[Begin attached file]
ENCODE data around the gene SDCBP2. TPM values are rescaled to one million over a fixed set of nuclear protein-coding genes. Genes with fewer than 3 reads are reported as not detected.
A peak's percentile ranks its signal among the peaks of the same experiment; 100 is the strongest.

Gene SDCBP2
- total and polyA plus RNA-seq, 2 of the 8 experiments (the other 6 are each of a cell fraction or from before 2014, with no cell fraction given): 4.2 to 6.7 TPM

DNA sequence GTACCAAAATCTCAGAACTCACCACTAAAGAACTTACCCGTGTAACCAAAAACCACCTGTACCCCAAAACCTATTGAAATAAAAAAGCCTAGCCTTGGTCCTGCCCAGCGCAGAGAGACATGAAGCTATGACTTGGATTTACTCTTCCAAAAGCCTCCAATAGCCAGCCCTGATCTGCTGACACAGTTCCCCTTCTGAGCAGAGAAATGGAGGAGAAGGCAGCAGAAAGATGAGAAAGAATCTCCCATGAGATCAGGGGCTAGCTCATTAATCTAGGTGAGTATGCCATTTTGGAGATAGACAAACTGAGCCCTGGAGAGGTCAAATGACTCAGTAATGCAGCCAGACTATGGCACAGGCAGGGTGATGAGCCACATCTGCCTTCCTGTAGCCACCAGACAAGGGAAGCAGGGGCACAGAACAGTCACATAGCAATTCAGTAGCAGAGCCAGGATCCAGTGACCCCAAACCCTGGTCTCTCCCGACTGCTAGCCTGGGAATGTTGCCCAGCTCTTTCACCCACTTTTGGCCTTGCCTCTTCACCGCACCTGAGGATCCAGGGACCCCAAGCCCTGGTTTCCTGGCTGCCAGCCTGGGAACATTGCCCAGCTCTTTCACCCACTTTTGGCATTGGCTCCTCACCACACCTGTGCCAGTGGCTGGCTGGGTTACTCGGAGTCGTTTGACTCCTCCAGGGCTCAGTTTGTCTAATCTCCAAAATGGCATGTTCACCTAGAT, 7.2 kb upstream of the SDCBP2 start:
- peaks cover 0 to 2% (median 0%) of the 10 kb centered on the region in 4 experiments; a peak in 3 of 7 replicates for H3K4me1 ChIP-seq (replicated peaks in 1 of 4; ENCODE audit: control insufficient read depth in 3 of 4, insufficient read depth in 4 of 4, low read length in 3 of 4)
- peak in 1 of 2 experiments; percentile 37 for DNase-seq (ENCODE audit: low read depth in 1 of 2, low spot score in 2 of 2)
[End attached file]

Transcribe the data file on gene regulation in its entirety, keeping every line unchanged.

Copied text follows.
ENCODE data around the gene SDCBP2. TPM values are rescaled to one million over a fixed set of nuclear protein-coding genes. Genes with fewer than 3 reads are reported as not detected.
A peak's percentile ranks its signal among the peaks of the same experiment; 100 is the strongest.

Gene SDCBP2
- total and polyA plus RNA-seq, 2 of the 8 experiments (the other 6 are each of a cell fraction or from before 2014, with no cell fraction given): 4.2 to 6.7 TPM

DNA sequence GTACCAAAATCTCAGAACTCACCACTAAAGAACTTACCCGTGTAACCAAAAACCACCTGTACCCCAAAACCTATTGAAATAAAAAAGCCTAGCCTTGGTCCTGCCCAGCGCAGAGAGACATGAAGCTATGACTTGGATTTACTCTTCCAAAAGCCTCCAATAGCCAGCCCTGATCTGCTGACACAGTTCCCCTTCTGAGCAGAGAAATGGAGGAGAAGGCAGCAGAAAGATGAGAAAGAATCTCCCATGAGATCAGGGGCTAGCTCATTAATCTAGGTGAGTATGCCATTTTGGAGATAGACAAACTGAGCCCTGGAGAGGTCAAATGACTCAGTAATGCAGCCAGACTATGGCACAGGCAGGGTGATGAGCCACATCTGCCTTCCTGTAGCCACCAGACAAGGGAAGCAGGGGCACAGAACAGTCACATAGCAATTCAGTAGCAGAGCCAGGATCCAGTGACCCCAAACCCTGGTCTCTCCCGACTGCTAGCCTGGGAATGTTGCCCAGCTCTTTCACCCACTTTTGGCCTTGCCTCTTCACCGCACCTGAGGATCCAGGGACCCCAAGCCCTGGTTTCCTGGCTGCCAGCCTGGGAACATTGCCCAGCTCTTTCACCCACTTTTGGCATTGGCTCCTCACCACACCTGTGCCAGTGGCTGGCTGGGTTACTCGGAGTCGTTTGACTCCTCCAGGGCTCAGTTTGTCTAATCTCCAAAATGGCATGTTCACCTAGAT, 7.2 kb upstream of the SDCBP2 start:
- peaks cover 0 to 2% (median 0%) of the 10 kb centered on the region in 4 experiments; a peak in 3 of 7 replicates for H3K4me1 ChIP-seq (replicated peaks in 1 of 4; ENCODE audit: control insufficient read depth in 3 of 4, insufficient read depth in 4 of 4, low read length in 3 of 4)
- peak in 1 of 2 experiments; percentile 37 for DNase-seq (ENCODE audit: low read depth in 1 of 2, low spot score in 2 of 2)